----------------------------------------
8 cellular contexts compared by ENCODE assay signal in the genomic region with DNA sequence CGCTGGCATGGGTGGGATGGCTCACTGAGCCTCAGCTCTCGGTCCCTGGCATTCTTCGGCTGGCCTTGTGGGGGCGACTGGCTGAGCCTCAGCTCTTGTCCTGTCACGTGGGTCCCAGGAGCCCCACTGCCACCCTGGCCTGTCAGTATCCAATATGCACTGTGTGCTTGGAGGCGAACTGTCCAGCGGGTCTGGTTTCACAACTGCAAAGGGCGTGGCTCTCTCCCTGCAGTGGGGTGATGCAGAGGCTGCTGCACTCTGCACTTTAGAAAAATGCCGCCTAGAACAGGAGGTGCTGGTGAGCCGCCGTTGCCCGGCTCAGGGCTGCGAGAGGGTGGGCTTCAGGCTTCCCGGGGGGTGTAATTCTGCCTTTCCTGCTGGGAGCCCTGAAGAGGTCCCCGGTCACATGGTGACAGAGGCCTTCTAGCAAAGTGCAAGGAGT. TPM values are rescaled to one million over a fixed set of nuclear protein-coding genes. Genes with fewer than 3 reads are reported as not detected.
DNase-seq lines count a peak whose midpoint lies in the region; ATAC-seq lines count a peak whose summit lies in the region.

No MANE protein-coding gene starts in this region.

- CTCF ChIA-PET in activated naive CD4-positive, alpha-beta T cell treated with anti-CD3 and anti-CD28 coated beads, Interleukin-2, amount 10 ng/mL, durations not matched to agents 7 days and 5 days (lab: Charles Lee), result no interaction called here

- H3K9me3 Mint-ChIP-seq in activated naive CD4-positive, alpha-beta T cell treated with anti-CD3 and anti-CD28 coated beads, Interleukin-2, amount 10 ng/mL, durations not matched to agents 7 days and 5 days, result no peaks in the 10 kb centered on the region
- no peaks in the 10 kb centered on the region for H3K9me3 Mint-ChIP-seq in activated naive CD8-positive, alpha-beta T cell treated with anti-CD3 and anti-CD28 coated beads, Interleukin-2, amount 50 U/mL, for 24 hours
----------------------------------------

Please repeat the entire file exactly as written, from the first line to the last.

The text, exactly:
8 cellular contexts compared by ENCODE assay signal in the genomic region with DNA sequence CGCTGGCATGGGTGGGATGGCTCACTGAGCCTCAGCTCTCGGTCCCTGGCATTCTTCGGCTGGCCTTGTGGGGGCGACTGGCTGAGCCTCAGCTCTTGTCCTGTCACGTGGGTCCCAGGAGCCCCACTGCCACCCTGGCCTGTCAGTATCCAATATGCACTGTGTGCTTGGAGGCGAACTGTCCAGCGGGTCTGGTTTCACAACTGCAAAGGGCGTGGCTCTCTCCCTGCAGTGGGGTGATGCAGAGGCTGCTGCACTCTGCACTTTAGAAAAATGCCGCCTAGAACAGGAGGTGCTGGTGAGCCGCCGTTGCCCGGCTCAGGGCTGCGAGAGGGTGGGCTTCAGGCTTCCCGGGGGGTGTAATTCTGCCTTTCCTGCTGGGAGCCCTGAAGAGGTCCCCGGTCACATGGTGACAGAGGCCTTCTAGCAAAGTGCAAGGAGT. TPM values are rescaled to one million over a fixed set of nuclear protein-coding genes. Genes with fewer than 3 reads are reported as not detected.
DNase-seq lines count a peak whose midpoint lies in the region; ATAC-seq lines count a peak whose summit lies in the region.

No MANE protein-coding gene starts in this region.

- CTCF ChIA-PET in activated naive CD4-positive, alpha-beta T cell treated with anti-CD3 and anti-CD28 coated beads, Interleukin-2, amount 10 ng/mL, durations not matched to agents 7 days and 5 days (lab: Charles Lee), result no interaction called here

- H3K9me3 Mint-ChIP-seq in activated naive CD4-positive, alpha-beta T cell treated with anti-CD3 and anti-CD28 coated beads, Interleukin-2, amount 10 ng/mL, durations not matched to agents 7 days and 5 days, result no peaks in the 10 kb centered on the region
- no peaks in the 10 kb centered on the region for H3K9me3 Mint-ChIP-seq in activated naive CD8-positive, alpha-beta T cell treated with anti-CD3 and anti-CD28 coated beads, Interleukin-2, amount 50 U/mL, for 24 hours